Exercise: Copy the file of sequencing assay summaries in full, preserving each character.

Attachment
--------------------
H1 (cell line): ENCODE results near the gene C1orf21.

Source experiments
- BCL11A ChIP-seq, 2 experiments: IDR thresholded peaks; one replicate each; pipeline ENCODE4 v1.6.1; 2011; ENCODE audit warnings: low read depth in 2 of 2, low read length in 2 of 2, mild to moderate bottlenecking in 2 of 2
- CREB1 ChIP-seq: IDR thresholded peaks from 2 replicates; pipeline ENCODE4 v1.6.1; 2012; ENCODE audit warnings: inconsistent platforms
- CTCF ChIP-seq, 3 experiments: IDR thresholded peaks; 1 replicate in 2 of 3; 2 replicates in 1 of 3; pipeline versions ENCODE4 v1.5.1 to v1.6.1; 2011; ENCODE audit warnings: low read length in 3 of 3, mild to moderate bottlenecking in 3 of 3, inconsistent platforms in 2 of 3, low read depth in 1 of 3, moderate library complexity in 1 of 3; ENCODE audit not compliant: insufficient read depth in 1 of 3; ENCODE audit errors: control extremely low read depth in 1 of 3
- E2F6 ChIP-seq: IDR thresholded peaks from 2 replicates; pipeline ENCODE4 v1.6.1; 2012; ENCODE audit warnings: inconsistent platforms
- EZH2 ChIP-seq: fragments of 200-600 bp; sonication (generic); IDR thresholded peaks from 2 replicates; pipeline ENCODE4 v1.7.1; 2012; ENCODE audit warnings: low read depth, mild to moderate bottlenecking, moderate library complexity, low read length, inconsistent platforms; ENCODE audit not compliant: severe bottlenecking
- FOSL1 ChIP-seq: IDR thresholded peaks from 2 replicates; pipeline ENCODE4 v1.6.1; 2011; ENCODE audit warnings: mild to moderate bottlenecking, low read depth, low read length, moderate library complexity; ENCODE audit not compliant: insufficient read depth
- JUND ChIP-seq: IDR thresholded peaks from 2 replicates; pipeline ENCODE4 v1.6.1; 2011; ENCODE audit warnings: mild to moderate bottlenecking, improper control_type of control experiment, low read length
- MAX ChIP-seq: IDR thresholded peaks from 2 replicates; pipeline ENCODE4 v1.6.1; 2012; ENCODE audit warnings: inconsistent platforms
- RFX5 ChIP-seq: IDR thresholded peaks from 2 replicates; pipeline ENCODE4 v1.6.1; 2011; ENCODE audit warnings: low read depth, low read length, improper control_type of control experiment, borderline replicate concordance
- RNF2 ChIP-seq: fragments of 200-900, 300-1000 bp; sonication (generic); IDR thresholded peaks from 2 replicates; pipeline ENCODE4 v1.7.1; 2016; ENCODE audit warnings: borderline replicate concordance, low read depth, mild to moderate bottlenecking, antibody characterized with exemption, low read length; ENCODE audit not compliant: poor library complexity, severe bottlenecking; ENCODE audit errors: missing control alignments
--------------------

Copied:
H1 (cell line): ENCODE results near the gene C1orf21.

Source experiments
- BCL11A ChIP-seq, 2 experiments: IDR thresholded peaks; one replicate each; pipeline ENCODE4 v1.6.1; 2011; ENCODE audit warnings: low read depth in 2 of 2, low read length in 2 of 2, mild to moderate bottlenecking in 2 of 2
- CREB1 ChIP-seq: IDR thresholded peaks from 2 replicates; pipeline ENCODE4 v1.6.1; 2012; ENCODE audit warnings: inconsistent platforms
- CTCF ChIP-seq, 3 experiments: IDR thresholded peaks; 1 replicate in 2 of 3; 2 replicates in 1 of 3; pipeline versions ENCODE4 v1.5.1 to v1.6.1; 2011; ENCODE audit warnings: low read length in 3 of 3, mild to moderate bottlenecking in 3 of 3, inconsistent platforms in 2 of 3, low read depth in 1 of 3, moderate library complexity in 1 of 3; ENCODE audit not compliant: insufficient read depth in 1 of 3; ENCODE audit errors: control extremely low read depth in 1 of 3
- E2F6 ChIP-seq: IDR thresholded peaks from 2 replicates; pipeline ENCODE4 v1.6.1; 2012; ENCODE audit warnings: inconsistent platforms
- EZH2 ChIP-seq: fragments of 200-600 bp; sonication (generic); IDR thresholded peaks from 2 replicates; pipeline ENCODE4 v1.7.1; 2012; ENCODE audit warnings: low read depth, mild to moderate bottlenecking, moderate library complexity, low read length, inconsistent platforms; ENCODE audit not compliant: severe bottlenecking
- FOSL1 ChIP-seq: IDR thresholded peaks from 2 replicates; pipeline ENCODE4 v1.6.1; 2011; ENCODE audit warnings: mild to moderate bottlenecking, low read depth, low read length, moderate library complexity; ENCODE audit not compliant: insufficient read depth
- JUND ChIP-seq: IDR thresholded peaks from 2 replicates; pipeline ENCODE4 v1.6.1; 2011; ENCODE audit warnings: mild to moderate bottlenecking, improper control_type of control experiment, low read length
- MAX ChIP-seq: IDR thresholded peaks from 2 replicates; pipeline ENCODE4 v1.6.1; 2012; ENCODE audit warnings: inconsistent platforms
- RFX5 ChIP-seq: IDR thresholded peaks from 2 replicates; pipeline ENCODE4 v1.6.1; 2011; ENCODE audit warnings: low read depth, low read length, improper control_type of control experiment, borderline replicate concordance
- RNF2 ChIP-seq: fragments of 200-900, 300-1000 bp; sonication (generic); IDR thresholded peaks from 2 replicates; pipeline ENCODE4 v1.7.1; 2016; ENCODE audit warnings: borderline replicate concordance, low read depth, mild to moderate bottlenecking, antibody characterized with exemption, low read length; ENCODE audit not compliant: poor library complexity, severe bottlenecking; ENCODE audit errors: missing control alignments